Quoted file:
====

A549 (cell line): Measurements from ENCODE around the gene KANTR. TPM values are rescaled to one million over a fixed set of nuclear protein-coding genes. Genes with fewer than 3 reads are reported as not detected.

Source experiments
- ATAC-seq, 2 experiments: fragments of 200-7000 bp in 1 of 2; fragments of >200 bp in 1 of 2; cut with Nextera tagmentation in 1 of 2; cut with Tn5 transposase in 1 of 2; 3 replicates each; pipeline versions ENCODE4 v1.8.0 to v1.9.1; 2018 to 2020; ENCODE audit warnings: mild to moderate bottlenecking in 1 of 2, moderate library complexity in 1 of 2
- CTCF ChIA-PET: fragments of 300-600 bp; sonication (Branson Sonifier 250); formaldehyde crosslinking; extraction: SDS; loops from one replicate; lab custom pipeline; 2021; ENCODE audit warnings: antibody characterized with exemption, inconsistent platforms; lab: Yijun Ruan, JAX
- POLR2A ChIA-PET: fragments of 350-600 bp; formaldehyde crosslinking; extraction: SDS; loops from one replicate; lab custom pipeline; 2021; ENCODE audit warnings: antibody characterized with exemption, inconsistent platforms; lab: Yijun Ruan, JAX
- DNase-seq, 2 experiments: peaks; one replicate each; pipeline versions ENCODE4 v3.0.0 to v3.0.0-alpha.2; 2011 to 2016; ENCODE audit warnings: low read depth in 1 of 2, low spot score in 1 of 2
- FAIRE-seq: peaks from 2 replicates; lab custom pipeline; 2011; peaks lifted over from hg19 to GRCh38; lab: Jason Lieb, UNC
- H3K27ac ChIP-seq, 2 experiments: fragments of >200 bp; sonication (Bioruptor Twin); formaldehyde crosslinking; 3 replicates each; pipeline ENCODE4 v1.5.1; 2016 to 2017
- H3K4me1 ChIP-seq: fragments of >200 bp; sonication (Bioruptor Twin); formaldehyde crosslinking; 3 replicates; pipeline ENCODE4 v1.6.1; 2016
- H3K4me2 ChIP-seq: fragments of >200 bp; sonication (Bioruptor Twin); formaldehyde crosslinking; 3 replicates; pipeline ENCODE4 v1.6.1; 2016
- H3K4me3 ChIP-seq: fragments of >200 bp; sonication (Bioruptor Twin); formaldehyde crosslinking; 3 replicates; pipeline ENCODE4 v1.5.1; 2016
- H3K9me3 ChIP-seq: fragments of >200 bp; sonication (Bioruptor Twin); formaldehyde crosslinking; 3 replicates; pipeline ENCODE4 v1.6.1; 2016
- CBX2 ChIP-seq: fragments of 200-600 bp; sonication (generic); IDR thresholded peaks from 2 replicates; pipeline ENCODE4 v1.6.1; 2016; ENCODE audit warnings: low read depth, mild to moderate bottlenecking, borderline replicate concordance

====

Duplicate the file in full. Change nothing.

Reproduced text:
A549 (cell line): Measurements from ENCODE around the gene KANTR. TPM values are rescaled to one million over a fixed set of nuclear protein-coding genes. Genes with fewer than 3 reads are reported as not detected.

Source experiments
- ATAC-seq, 2 experiments: fragments of 200-7000 bp in 1 of 2; fragments of >200 bp in 1 of 2; cut with Nextera tagmentation in 1 of 2; cut with Tn5 transposase in 1 of 2; 3 replicates each; pipeline versions ENCODE4 v1.8.0 to v1.9.1; 2018 to 2020; ENCODE audit warnings: mild to moderate bottlenecking in 1 of 2, moderate library complexity in 1 of 2
- CTCF ChIA-PET: fragments of 300-600 bp; sonication (Branson Sonifier 250); formaldehyde crosslinking; extraction: SDS; loops from one replicate; lab custom pipeline; 2021; ENCODE audit warnings: antibody characterized with exemption, inconsistent platforms; lab: Yijun Ruan, JAX
- POLR2A ChIA-PET: fragments of 350-600 bp; formaldehyde crosslinking; extraction: SDS; loops from one replicate; lab custom pipeline; 2021; ENCODE audit warnings: antibody characterized with exemption, inconsistent platforms; lab: Yijun Ruan, JAX
- DNase-seq, 2 experiments: peaks; one replicate each; pipeline versions ENCODE4 v3.0.0 to v3.0.0-alpha.2; 2011 to 2016; ENCODE audit warnings: low read depth in 1 of 2, low spot score in 1 of 2
- FAIRE-seq: peaks from 2 replicates; lab custom pipeline; 2011; peaks lifted over from hg19 to GRCh38; lab: Jason Lieb, UNC
- H3K27ac ChIP-seq, 2 experiments: fragments of >200 bp; sonication (Bioruptor Twin); formaldehyde crosslinking; 3 replicates each; pipeline ENCODE4 v1.5.1; 2016 to 2017
- H3K4me1 ChIP-seq: fragments of >200 bp; sonication (Bioruptor Twin); formaldehyde crosslinking; 3 replicates; pipeline ENCODE4 v1.6.1; 2016
- H3K4me2 ChIP-seq: fragments of >200 bp; sonication (Bioruptor Twin); formaldehyde crosslinking; 3 replicates; pipeline ENCODE4 v1.6.1; 2016
- H3K4me3 ChIP-seq: fragments of >200 bp; sonication (Bioruptor Twin); formaldehyde crosslinking; 3 replicates; pipeline ENCODE4 v1.5.1; 2016
- H3K9me3 ChIP-seq: fragments of >200 bp; sonication (Bioruptor Twin); formaldehyde crosslinking; 3 replicates; pipeline ENCODE4 v1.6.1; 2016
- CBX2 ChIP-seq: fragments of 200-600 bp; sonication (generic); IDR thresholded peaks from 2 replicates; pipeline ENCODE4 v1.6.1; 2016; ENCODE audit warnings: low read depth, mild to moderate bottlenecking, borderline replicate concordance